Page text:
A young secular writer's journey along ancient religious pilgrimage routes in Spain, Japan and Ukraine leads to a surprise family reconciliation in this literary memoir
Gideon Lewis-Kraus arrived in free-spirited Berlin from San Francisco as a young writer in search of a place to enjoy life to the fullest, and to forget the pain his father, a gay rabbi, had caused his family when he came out in middle age and emotionally abandoned his sons.
But Berlin offers only unfocused dissipation, frustration and anxiety; to find what he is looking for (though he's not quite sure what it is), Gideon undertakes three separate ancient pilgrimages, travelling hundreds of miles: the thousand-year old Camino de Santiago in Spain with a friend, a solo circuit of eighty-eight Buddhist temples on the Japanese island of Shikoku, and finally, with his father and brother, a migration to the tomb of a famous Hassidic mystic in the Ukraine.
It is on this last pilgrimage that Gideon reconnects with his father, and discovers that the most difficult and meaningful quest of all was the journey of his heart.
A beautifully written, throught-provoking, and very moving meditation on what gives our lives a sense of purpose, and how we travel between past and present in search of hope for our future.
"Beautiful, often very funny... a story that is both searching and purposeful, one that forces the reader, like the pilgrim, to value the journey as much as the destination." New Yorker
"If David Foster Wallace had written Eat, Pray, Love it might have come close to approximating the adventures of Gideon Lewis-Kraus" Gary Shteyngart
"Gideon Lewis-Kraus has written a very honest, very smart, very moving book about being young and rootless and even wayward. With great compassion and zeal he gets at the question: why search the world to solve the riddle of your own heart?" Dave Eggers
Gideon Lewis-Kraus has written for numerous US publications, including Harper's, The Believer, The New York Times Book Review, Los Angeles Times Book Review, Slate and others. A 2007-08 Fulbright scholarship brought him to Berlin, a hotbed of contemporary restlessness where he conceived this book. He now lives in New York, but continues to find himself frequently on the road to other places.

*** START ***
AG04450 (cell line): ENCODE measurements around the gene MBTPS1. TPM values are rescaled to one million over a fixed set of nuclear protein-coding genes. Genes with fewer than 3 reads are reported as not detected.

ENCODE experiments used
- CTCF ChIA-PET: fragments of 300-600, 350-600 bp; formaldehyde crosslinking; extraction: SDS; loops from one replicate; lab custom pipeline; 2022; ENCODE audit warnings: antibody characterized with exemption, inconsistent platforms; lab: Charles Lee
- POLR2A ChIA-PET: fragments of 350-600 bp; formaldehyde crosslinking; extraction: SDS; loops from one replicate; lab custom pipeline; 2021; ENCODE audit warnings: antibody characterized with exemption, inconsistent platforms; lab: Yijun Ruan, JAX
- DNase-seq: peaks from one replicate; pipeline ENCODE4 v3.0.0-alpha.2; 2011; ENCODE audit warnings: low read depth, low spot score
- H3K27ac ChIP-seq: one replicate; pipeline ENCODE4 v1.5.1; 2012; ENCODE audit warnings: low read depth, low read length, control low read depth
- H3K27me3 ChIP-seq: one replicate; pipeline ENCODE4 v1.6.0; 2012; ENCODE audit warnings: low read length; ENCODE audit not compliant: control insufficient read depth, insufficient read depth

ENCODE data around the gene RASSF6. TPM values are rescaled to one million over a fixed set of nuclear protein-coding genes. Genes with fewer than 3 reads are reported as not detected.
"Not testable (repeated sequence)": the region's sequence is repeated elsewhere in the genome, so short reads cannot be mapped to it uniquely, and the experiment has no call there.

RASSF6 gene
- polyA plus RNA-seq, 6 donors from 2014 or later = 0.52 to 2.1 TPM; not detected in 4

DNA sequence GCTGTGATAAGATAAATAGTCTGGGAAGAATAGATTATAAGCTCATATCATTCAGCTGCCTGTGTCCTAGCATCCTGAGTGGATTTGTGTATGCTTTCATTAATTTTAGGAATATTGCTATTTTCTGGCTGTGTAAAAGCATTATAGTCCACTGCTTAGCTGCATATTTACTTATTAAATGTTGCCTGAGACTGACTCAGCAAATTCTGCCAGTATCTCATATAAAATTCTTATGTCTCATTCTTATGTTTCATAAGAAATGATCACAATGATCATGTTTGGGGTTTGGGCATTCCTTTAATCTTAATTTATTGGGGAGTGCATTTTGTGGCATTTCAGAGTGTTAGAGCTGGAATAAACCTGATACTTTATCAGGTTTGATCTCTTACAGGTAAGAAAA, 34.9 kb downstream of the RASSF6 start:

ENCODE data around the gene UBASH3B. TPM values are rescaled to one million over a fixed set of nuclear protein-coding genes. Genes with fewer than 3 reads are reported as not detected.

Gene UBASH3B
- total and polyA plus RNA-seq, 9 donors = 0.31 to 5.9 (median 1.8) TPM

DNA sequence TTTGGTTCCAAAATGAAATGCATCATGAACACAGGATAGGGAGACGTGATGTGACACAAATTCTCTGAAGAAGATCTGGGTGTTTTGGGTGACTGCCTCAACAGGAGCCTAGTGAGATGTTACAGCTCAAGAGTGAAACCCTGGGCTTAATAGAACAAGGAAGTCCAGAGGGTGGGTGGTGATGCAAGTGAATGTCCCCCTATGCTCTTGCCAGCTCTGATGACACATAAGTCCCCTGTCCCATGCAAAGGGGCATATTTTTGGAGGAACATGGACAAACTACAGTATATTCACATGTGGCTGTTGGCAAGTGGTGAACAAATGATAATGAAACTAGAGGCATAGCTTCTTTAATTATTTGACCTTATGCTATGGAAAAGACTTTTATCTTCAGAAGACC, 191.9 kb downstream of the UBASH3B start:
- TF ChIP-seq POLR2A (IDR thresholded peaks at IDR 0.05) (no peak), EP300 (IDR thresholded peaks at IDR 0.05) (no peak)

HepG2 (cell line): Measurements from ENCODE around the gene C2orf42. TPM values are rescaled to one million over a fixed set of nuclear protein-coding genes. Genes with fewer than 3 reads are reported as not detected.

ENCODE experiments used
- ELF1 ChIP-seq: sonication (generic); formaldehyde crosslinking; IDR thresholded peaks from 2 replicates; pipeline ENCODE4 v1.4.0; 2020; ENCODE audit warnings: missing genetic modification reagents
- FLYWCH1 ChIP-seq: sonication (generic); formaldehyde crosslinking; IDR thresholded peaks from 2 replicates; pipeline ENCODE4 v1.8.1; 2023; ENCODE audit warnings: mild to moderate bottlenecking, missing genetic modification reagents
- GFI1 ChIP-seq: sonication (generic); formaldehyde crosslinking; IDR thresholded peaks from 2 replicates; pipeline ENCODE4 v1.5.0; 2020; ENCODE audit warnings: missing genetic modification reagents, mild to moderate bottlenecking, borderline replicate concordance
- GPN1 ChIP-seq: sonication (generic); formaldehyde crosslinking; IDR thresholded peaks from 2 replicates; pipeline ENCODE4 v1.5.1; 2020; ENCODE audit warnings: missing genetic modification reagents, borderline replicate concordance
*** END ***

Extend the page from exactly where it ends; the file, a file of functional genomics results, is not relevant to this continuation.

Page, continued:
Publisher: Pushkin Press
Number of pages: 384
Dimensions: 198 x 129 mm
Filled with wit, insight and hilarity -- Colm Toibin Guardian [Lewis-Kraus's] ear for dialogue is sharp and funny, his observations of others are astute without being cruel, his anxieties genuinely endearing... A Sense of Direction is a brave, honest work of self-reckoning -- Rebecca Abrams Financial Times Captures beautifully the seductive appeal of [Berlin's] Lotus-eating demi-monde -- Arthur House Telegraph Lewis-Kraus's sharp, reflexive insights on pilgrimage and its endurance among the secular, dovetail into a compelling family drama New Statesman Lewis-Kraus is an author with a keen sense of authenticity... There are shades of Geoff Dyer to the author's honest-slacker pose and hints of Chuck Klosterman to his verve and wit -- Toby Lichtig TLS A winning blend of earnestness, wit and high-octane intellect Observer A quirky, funny and ultimately moving account of a twenty-something man seeking purpose, order and acceptance... A Sense of Direction is more than a travel memoir and account of pilgrimage, it is a meditation on family, forgiveness and acceptance -- Jade Craddock We Love This Book A thoughtful, honest meditation on religion, family and self from a secular and thoroughly contemporary pilgrim... Lewis-Kraus may well have written the perfect travel memoir -- Bea Carvalho, Waterstones non-fiction buyer Bookseller Here is one of the best and most brilliant young writers in America GQ Beautiful, often very funny... a story that is both searching and purposeful, one that forces the reader, like the pilgrim, to value the journey as much as the destination. New Yorker Charming and disarming... a wonderful exploration of the stories we tell ourselves The New York Times Style Magazine If David Foster Wallace had written Eat, Pray, Love it might have come close to approximating the adventures of Gideon Lewis-Kraus -- Gary Shteyngart Gideon Lewis-Kraus has written a very honest, very smart, very moving book about being young and rootless and even wayward. With great compassion and zeal he gets at the question: why search the world to solve the riddle of your own heart? -- Dave Eggers A young writer seeks a cure for his fecklessness by following roads very much taken in this scintillating travel memoir... Publishers Weekly Physically, Lewis-Kraus' feats are staggering, but more so is how fully and fluidly he recounts them, alongside meditation on his own youthful anxieties and a well-synthesized history of the act of pilgrimage Booklist A deeply intelligent, often funny memoir about finding a sense of purpose through walking in the centuries-old footsteps of religious pilgrims. ... also a sensitive and nuanced coming-of-age memoir about fathers and sons, and about confronting the past in order to be free to move...into the future Booklist Nails our collective anxiety - every sentence rings true... Lewis-Kraus is a master Daily Beast Thought-provoking and engaging in the style of Bruce Chatwin or Paul Theroux, with ample sides of Thomas Menton and Augusten Burroughs Kirkus This is a brilliant meditation on what the spiritual and fraternal and paternal and communal might mean to a person right now, fueled as it is by the funny, thorny, dreamy... truth-seeking voice of Gideon Lewis Kraus Sam Lipsyte